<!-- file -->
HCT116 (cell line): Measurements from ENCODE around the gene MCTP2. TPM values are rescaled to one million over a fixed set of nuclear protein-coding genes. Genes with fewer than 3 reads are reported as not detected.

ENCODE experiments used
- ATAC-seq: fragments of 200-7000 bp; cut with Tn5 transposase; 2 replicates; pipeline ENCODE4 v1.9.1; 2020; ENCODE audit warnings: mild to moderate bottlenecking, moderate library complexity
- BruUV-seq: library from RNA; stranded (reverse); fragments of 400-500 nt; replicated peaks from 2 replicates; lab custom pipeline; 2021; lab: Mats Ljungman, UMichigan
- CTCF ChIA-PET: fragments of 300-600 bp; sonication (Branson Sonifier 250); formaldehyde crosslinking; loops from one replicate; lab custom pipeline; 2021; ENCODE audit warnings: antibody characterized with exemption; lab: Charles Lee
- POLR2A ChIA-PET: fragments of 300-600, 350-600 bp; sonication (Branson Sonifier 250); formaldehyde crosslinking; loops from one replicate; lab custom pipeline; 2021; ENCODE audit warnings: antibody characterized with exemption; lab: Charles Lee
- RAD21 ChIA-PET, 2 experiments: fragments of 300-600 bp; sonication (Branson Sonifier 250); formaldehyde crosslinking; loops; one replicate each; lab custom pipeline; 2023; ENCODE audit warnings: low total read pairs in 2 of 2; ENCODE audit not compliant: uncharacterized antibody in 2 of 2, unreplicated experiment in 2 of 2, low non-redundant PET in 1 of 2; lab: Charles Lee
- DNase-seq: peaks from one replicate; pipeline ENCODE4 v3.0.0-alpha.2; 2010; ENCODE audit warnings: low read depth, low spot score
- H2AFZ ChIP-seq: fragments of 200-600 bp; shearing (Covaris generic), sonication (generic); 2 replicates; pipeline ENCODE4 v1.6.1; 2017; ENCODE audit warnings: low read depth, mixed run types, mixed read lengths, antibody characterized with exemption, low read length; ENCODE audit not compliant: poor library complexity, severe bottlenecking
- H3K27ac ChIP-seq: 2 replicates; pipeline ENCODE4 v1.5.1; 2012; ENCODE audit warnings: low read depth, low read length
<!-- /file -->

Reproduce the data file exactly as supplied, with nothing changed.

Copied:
HCT116 (cell line): Measurements from ENCODE around the gene MCTP2. TPM values are rescaled to one million over a fixed set of nuclear protein-coding genes. Genes with fewer than 3 reads are reported as not detected.

ENCODE experiments used
- ATAC-seq: fragments of 200-7000 bp; cut with Tn5 transposase; 2 replicates; pipeline ENCODE4 v1.9.1; 2020; ENCODE audit warnings: mild to moderate bottlenecking, moderate library complexity
- BruUV-seq: library from RNA; stranded (reverse); fragments of 400-500 nt; replicated peaks from 2 replicates; lab custom pipeline; 2021; lab: Mats Ljungman, UMichigan
- CTCF ChIA-PET: fragments of 300-600 bp; sonication (Branson Sonifier 250); formaldehyde crosslinking; loops from one replicate; lab custom pipeline; 2021; ENCODE audit warnings: antibody characterized with exemption; lab: Charles Lee
- POLR2A ChIA-PET: fragments of 300-600, 350-600 bp; sonication (Branson Sonifier 250); formaldehyde crosslinking; loops from one replicate; lab custom pipeline; 2021; ENCODE audit warnings: antibody characterized with exemption; lab: Charles Lee
- RAD21 ChIA-PET, 2 experiments: fragments of 300-600 bp; sonication (Branson Sonifier 250); formaldehyde crosslinking; loops; one replicate each; lab custom pipeline; 2023; ENCODE audit warnings: low total read pairs in 2 of 2; ENCODE audit not compliant: uncharacterized antibody in 2 of 2, unreplicated experiment in 2 of 2, low non-redundant PET in 1 of 2; lab: Charles Lee
- DNase-seq: peaks from one replicate; pipeline ENCODE4 v3.0.0-alpha.2; 2010; ENCODE audit warnings: low read depth, low spot score
- H2AFZ ChIP-seq: fragments of 200-600 bp; shearing (Covaris generic), sonication (generic); 2 replicates; pipeline ENCODE4 v1.6.1; 2017; ENCODE audit warnings: low read depth, mixed run types, mixed read lengths, antibody characterized with exemption, low read length; ENCODE audit not compliant: poor library complexity, severe bottlenecking
- H3K27ac ChIP-seq: 2 replicates; pipeline ENCODE4 v1.5.1; 2012; ENCODE audit warnings: low read depth, low read length